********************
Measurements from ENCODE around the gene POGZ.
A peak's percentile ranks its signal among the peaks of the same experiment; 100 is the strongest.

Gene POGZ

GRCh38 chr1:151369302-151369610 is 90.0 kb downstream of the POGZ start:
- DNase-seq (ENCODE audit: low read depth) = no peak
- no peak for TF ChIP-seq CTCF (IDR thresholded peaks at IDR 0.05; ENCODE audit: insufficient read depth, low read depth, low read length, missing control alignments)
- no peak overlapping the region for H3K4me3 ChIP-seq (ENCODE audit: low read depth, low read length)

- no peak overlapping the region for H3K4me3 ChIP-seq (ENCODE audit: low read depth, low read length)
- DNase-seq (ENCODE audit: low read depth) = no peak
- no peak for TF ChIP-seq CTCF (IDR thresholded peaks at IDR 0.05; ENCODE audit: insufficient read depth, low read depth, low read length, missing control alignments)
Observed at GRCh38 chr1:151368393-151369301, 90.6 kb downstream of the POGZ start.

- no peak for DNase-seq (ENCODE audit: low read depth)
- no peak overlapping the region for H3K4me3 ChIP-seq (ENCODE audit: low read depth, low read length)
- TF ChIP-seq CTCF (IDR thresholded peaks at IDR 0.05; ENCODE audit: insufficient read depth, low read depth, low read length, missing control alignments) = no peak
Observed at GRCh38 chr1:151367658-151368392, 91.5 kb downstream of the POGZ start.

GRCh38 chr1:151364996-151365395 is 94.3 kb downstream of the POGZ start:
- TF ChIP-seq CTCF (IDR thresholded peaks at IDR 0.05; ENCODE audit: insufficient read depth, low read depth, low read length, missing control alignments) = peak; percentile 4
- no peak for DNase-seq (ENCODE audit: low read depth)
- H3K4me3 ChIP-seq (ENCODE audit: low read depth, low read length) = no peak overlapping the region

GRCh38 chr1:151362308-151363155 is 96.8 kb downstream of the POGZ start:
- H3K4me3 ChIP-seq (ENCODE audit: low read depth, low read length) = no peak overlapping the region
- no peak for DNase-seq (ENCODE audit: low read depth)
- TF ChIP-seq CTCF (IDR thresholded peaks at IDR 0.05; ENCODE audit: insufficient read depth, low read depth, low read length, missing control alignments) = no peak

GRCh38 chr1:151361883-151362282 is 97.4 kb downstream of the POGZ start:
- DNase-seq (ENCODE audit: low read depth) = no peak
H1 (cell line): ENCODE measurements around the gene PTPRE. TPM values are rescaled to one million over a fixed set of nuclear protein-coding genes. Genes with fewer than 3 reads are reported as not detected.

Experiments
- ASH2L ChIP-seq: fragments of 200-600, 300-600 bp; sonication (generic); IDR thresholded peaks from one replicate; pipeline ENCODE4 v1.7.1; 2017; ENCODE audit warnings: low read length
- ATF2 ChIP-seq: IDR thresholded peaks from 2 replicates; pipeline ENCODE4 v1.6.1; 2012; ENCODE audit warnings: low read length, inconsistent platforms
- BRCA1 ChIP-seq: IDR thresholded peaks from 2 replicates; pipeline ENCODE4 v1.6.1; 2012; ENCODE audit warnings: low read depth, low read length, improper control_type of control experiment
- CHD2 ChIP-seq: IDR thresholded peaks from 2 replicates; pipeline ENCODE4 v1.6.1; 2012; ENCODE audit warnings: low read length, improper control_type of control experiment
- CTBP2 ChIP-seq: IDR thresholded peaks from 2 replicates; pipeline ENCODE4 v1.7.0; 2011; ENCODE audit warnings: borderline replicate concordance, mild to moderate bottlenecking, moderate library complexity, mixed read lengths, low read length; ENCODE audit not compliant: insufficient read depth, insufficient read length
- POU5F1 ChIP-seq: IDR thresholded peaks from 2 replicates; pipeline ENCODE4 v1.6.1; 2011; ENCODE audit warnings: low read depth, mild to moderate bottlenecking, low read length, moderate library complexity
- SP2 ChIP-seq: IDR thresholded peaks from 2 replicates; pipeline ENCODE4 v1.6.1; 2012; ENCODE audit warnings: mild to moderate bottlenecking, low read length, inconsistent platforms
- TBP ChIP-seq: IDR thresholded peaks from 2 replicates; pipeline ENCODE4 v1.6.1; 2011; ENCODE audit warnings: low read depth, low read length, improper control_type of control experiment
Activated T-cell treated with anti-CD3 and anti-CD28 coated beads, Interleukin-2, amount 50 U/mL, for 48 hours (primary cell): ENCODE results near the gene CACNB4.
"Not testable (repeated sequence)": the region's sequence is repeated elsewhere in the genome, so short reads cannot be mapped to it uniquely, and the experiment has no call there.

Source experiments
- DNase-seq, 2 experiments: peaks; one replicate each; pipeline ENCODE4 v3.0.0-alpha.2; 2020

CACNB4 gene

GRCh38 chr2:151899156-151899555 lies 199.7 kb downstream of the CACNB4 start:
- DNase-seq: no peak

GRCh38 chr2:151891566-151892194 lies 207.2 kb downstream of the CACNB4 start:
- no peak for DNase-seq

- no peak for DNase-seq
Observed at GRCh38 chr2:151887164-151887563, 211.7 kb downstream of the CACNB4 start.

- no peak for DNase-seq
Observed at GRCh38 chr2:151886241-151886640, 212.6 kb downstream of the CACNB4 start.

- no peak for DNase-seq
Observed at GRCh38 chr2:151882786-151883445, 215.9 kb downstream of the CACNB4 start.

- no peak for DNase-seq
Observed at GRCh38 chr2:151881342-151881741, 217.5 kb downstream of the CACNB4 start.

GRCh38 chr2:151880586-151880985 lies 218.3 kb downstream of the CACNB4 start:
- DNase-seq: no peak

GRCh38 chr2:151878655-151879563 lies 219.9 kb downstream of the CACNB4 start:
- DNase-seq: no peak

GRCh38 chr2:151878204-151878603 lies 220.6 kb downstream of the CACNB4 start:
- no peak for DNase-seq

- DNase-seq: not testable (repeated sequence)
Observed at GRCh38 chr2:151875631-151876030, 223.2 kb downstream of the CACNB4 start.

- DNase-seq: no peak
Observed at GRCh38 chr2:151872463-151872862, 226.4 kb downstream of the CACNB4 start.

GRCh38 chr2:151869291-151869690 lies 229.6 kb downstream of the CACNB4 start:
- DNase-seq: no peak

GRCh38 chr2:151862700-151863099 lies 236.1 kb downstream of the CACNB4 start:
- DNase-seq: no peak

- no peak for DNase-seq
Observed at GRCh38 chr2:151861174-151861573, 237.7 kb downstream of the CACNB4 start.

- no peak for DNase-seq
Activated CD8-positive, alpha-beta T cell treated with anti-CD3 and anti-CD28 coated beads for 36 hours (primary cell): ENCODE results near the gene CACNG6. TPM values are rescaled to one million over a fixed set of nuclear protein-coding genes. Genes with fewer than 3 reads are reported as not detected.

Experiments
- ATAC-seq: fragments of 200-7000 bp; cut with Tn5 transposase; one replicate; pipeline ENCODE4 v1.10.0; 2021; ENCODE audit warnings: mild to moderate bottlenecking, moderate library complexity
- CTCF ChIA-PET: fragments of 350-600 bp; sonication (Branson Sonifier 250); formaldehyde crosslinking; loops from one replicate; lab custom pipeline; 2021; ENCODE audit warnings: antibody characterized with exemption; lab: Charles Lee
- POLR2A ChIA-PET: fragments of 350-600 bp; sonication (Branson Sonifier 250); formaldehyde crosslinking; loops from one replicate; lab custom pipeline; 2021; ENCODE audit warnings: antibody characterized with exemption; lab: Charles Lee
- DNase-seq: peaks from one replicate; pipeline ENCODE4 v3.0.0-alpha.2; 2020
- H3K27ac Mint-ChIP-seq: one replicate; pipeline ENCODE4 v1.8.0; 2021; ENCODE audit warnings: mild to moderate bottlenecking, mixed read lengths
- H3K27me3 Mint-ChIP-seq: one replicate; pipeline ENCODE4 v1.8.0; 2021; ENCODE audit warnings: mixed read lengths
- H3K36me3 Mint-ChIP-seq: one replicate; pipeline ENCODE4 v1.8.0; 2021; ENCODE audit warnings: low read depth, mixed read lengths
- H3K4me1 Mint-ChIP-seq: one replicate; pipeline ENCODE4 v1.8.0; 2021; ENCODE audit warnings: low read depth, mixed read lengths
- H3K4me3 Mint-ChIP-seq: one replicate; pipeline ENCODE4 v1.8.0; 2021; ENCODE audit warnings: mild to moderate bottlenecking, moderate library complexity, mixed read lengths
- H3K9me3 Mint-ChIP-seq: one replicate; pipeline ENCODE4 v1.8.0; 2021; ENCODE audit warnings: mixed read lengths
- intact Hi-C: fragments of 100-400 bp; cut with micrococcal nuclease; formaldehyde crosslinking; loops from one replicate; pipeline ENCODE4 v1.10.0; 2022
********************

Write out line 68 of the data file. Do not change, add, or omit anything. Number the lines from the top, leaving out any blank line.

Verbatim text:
Observed at GRCh38 chr2:151861174-151861573, 237.7 kb downstream of the CACNB4 start.